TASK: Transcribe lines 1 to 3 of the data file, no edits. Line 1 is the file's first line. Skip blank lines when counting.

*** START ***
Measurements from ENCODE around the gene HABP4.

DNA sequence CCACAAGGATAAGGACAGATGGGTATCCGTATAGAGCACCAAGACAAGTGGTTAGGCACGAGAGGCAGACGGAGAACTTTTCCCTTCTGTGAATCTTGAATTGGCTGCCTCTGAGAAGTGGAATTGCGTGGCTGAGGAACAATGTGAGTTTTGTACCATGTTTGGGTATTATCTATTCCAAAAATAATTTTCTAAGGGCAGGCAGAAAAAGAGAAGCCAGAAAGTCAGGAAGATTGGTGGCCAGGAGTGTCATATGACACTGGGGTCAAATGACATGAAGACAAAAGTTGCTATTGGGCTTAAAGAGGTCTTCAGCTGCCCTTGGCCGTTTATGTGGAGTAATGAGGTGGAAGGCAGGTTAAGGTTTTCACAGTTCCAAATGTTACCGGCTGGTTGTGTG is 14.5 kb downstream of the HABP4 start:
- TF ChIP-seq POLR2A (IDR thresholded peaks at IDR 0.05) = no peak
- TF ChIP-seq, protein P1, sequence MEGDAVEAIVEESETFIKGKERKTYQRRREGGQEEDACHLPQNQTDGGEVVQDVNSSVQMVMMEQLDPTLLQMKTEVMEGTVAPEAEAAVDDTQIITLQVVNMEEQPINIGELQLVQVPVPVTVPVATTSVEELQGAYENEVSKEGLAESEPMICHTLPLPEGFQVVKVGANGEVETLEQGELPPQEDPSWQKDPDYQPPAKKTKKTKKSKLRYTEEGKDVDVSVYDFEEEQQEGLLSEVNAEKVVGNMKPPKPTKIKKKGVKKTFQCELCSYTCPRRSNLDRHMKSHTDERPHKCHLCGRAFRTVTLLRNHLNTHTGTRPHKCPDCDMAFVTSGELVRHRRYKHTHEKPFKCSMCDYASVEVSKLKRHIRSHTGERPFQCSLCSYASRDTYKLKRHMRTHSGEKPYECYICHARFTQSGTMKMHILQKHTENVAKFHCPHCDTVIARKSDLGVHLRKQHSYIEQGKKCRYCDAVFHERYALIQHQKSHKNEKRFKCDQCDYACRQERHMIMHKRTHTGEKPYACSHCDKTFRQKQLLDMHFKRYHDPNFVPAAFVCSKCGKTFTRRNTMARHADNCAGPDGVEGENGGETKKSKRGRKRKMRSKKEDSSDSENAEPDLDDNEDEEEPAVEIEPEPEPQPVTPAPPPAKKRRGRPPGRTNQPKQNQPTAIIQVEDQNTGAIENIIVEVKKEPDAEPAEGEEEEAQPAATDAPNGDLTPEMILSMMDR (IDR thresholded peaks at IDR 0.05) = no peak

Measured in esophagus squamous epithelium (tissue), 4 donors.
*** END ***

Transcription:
Measurements from ENCODE around the gene HABP4.

DNA sequence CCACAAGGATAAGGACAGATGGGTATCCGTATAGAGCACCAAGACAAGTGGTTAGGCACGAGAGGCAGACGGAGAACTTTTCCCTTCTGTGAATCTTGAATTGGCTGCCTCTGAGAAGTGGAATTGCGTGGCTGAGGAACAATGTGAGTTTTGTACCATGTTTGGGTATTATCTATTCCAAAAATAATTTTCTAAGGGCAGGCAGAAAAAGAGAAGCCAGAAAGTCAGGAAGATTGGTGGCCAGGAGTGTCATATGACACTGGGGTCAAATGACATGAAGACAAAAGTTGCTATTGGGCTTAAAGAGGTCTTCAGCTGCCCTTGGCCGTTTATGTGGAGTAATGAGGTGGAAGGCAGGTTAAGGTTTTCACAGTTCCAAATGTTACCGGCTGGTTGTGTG is 14.5 kb downstream of the HABP4 start:
- TF ChIP-seq POLR2A (IDR thresholded peaks at IDR 0.05) = no peak